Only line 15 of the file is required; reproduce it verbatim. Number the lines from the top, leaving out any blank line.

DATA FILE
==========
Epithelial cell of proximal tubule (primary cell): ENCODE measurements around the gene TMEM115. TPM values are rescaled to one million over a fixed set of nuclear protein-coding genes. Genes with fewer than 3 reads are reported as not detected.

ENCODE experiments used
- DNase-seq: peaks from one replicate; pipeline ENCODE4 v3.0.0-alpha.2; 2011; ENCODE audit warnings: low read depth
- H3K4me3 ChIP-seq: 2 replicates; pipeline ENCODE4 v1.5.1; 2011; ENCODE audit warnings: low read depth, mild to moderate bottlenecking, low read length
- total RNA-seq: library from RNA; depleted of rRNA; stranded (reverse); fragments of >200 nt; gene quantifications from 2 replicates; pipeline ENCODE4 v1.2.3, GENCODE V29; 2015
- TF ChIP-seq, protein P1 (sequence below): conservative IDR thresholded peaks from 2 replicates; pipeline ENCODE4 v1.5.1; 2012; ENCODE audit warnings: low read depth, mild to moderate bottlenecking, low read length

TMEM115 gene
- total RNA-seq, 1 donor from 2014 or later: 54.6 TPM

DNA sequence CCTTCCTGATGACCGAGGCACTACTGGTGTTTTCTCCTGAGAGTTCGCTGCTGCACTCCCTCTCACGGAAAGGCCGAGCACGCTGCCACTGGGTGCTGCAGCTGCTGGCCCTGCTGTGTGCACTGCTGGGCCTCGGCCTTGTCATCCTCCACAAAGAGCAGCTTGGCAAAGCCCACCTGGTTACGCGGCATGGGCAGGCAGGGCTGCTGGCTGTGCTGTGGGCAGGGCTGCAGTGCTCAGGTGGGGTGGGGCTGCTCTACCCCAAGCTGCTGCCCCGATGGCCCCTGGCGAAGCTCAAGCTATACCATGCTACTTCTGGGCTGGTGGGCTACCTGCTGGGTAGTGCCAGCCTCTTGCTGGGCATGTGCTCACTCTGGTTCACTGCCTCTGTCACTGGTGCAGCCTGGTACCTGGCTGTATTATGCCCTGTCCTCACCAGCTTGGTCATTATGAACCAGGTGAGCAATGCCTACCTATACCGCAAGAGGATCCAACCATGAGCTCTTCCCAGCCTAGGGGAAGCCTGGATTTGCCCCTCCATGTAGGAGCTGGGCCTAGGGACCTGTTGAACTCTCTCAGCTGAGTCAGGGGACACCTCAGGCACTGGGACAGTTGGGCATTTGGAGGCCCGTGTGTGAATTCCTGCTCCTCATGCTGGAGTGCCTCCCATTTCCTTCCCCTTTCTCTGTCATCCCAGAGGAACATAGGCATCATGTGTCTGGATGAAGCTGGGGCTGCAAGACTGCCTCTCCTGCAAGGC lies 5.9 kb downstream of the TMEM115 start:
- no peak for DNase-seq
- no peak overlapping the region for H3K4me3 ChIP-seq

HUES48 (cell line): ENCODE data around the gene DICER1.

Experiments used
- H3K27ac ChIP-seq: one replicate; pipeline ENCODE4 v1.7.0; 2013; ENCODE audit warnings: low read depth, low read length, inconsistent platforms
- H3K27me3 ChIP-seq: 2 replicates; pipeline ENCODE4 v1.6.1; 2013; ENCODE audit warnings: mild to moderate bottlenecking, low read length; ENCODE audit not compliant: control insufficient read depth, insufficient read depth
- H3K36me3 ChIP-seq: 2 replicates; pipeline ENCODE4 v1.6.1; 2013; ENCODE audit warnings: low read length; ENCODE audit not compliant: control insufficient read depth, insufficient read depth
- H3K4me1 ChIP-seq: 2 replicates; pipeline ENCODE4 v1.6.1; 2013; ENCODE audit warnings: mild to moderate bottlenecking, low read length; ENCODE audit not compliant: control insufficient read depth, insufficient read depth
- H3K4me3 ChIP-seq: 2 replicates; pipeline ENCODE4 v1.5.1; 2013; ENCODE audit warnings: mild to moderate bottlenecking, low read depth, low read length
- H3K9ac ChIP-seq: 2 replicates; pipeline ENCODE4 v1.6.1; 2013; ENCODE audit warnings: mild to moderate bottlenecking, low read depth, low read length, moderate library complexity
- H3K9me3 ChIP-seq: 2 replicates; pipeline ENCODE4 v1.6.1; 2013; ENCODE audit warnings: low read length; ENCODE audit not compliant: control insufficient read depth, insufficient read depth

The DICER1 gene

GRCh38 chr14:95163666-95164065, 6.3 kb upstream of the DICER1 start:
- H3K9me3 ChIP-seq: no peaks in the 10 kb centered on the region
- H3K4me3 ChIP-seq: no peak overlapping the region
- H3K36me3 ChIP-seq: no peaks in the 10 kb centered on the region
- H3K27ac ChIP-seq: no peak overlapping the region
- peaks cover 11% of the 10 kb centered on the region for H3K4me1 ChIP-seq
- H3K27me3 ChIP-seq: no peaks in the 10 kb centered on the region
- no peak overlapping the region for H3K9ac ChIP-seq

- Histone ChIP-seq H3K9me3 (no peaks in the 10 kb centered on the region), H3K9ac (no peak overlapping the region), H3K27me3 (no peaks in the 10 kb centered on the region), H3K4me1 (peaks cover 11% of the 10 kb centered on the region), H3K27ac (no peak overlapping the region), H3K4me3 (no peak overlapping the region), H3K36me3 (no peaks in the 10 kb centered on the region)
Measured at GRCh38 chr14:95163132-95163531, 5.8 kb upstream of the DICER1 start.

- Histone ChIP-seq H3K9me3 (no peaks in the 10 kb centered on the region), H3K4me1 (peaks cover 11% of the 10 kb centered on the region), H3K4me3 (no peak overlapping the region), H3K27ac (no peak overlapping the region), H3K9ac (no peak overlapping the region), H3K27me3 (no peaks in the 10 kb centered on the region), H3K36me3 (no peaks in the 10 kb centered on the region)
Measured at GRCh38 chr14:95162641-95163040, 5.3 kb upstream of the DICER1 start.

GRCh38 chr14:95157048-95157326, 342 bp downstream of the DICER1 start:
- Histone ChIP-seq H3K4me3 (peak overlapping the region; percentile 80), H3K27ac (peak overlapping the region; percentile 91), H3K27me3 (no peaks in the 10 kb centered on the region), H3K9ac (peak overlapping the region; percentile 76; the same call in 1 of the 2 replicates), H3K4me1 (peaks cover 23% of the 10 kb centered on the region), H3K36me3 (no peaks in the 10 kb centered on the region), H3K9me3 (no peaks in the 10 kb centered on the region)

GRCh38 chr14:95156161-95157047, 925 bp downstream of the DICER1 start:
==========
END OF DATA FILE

- H3K27me3 ChIP-seq: 2 replicates; pipeline ENCODE4 v1.6.1; 2013; ENCODE audit warnings: mild to moderate bottlenecking, low read length; ENCODE audit not compliant: control insufficient read depth, insufficient read depth